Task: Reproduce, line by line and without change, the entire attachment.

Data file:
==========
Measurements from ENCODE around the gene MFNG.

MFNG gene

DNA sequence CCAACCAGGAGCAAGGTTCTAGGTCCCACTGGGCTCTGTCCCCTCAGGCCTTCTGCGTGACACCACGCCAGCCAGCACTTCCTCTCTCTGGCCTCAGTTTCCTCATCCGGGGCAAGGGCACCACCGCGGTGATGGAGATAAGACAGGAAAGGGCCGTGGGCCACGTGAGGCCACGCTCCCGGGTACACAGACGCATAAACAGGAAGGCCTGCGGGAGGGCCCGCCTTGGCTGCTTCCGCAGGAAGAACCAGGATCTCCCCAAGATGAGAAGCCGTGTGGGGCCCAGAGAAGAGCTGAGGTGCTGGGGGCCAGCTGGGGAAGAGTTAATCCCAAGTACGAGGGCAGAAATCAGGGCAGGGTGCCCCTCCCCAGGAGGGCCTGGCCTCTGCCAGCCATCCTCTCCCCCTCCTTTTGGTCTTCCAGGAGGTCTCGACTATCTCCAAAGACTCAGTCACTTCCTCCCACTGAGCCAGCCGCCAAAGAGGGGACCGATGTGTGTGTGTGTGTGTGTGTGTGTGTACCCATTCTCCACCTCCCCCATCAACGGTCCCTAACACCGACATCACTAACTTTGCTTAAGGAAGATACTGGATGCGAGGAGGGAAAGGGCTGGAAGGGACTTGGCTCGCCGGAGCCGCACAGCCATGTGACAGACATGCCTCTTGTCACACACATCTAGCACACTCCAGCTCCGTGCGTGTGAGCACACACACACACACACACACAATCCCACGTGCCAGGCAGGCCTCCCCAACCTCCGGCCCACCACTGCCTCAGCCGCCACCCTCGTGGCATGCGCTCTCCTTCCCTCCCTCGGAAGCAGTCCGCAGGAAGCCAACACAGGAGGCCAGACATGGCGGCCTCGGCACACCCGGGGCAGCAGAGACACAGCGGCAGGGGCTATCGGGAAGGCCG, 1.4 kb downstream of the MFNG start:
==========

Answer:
Measurements from ENCODE around the gene MFNG.

MFNG gene

DNA sequence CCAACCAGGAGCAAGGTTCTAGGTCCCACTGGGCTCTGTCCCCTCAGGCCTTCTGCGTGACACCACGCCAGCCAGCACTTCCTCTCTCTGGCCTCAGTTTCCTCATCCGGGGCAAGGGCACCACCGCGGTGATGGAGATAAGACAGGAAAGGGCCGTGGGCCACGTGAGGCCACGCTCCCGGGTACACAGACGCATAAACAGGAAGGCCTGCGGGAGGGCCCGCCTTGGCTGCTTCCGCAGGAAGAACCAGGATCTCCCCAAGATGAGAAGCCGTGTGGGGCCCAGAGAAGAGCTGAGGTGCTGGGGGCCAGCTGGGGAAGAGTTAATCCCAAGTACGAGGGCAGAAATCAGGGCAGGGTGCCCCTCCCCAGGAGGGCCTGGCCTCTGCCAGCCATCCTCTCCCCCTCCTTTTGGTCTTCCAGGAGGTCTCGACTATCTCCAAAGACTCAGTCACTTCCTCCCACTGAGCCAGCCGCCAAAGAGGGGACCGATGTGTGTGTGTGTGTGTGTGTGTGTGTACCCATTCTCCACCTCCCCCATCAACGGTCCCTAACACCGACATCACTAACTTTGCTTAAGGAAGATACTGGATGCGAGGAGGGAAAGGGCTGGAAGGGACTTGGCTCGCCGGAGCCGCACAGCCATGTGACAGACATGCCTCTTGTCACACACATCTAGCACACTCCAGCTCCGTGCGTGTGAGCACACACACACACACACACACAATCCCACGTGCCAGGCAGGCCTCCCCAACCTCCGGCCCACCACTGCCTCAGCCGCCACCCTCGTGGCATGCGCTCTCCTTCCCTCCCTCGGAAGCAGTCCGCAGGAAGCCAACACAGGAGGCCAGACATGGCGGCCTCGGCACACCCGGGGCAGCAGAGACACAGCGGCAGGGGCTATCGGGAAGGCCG, 1.4 kb downstream of the MFNG start: